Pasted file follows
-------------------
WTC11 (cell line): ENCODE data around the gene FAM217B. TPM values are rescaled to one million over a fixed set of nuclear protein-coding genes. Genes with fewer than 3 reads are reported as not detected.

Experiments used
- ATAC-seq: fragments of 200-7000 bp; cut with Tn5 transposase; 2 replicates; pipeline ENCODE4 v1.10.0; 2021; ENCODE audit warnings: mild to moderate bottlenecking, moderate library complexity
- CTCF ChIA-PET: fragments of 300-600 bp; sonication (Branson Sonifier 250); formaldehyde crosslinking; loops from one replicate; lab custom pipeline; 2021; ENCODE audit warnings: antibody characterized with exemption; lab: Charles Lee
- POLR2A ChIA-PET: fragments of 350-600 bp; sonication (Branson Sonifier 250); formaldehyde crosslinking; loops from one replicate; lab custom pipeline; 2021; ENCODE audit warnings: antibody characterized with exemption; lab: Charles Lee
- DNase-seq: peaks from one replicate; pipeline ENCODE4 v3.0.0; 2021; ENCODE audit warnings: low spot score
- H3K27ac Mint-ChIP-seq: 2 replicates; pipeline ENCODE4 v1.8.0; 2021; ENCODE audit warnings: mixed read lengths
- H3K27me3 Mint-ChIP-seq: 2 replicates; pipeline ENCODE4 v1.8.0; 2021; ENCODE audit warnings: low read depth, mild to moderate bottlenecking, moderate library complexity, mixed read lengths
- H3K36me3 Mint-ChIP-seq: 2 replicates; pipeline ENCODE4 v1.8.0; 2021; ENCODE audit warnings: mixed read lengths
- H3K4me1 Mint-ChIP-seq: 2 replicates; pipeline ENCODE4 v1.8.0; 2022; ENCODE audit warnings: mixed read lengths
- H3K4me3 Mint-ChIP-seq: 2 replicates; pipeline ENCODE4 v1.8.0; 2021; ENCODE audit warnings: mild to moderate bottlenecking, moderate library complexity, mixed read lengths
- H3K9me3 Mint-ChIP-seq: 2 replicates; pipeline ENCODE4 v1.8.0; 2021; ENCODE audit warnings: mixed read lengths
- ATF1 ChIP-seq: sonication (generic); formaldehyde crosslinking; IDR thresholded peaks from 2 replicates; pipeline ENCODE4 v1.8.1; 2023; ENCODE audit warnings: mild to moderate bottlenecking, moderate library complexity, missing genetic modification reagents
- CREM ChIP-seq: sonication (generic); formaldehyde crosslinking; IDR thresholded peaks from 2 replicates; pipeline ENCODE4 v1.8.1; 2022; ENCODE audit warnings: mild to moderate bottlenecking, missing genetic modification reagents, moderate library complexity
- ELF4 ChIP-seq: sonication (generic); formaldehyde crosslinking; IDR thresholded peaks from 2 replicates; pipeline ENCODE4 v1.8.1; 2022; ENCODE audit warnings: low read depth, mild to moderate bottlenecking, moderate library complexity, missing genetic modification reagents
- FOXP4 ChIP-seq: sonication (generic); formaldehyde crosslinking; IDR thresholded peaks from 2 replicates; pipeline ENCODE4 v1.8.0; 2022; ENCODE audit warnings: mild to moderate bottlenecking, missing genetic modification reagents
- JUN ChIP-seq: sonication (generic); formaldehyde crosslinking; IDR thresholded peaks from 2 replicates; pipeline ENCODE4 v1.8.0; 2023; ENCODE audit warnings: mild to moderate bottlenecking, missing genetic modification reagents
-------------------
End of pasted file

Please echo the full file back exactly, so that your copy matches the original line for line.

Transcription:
WTC11 (cell line): ENCODE data around the gene FAM217B. TPM values are rescaled to one million over a fixed set of nuclear protein-coding genes. Genes with fewer than 3 reads are reported as not detected.

Experiments used
- ATAC-seq: fragments of 200-7000 bp; cut with Tn5 transposase; 2 replicates; pipeline ENCODE4 v1.10.0; 2021; ENCODE audit warnings: mild to moderate bottlenecking, moderate library complexity
- CTCF ChIA-PET: fragments of 300-600 bp; sonication (Branson Sonifier 250); formaldehyde crosslinking; loops from one replicate; lab custom pipeline; 2021; ENCODE audit warnings: antibody characterized with exemption; lab: Charles Lee
- POLR2A ChIA-PET: fragments of 350-600 bp; sonication (Branson Sonifier 250); formaldehyde crosslinking; loops from one replicate; lab custom pipeline; 2021; ENCODE audit warnings: antibody characterized with exemption; lab: Charles Lee
- DNase-seq: peaks from one replicate; pipeline ENCODE4 v3.0.0; 2021; ENCODE audit warnings: low spot score
- H3K27ac Mint-ChIP-seq: 2 replicates; pipeline ENCODE4 v1.8.0; 2021; ENCODE audit warnings: mixed read lengths
- H3K27me3 Mint-ChIP-seq: 2 replicates; pipeline ENCODE4 v1.8.0; 2021; ENCODE audit warnings: low read depth, mild to moderate bottlenecking, moderate library complexity, mixed read lengths
- H3K36me3 Mint-ChIP-seq: 2 replicates; pipeline ENCODE4 v1.8.0; 2021; ENCODE audit warnings: mixed read lengths
- H3K4me1 Mint-ChIP-seq: 2 replicates; pipeline ENCODE4 v1.8.0; 2022; ENCODE audit warnings: mixed read lengths
- H3K4me3 Mint-ChIP-seq: 2 replicates; pipeline ENCODE4 v1.8.0; 2021; ENCODE audit warnings: mild to moderate bottlenecking, moderate library complexity, mixed read lengths
- H3K9me3 Mint-ChIP-seq: 2 replicates; pipeline ENCODE4 v1.8.0; 2021; ENCODE audit warnings: mixed read lengths
- ATF1 ChIP-seq: sonication (generic); formaldehyde crosslinking; IDR thresholded peaks from 2 replicates; pipeline ENCODE4 v1.8.1; 2023; ENCODE audit warnings: mild to moderate bottlenecking, moderate library complexity, missing genetic modification reagents
- CREM ChIP-seq: sonication (generic); formaldehyde crosslinking; IDR thresholded peaks from 2 replicates; pipeline ENCODE4 v1.8.1; 2022; ENCODE audit warnings: mild to moderate bottlenecking, missing genetic modification reagents, moderate library complexity
- ELF4 ChIP-seq: sonication (generic); formaldehyde crosslinking; IDR thresholded peaks from 2 replicates; pipeline ENCODE4 v1.8.1; 2022; ENCODE audit warnings: low read depth, mild to moderate bottlenecking, moderate library complexity, missing genetic modification reagents
- FOXP4 ChIP-seq: sonication (generic); formaldehyde crosslinking; IDR thresholded peaks from 2 replicates; pipeline ENCODE4 v1.8.0; 2022; ENCODE audit warnings: mild to moderate bottlenecking, missing genetic modification reagents
- JUN ChIP-seq: sonication (generic); formaldehyde crosslinking; IDR thresholded peaks from 2 replicates; pipeline ENCODE4 v1.8.0; 2023; ENCODE audit warnings: mild to moderate bottlenecking, missing genetic modification reagents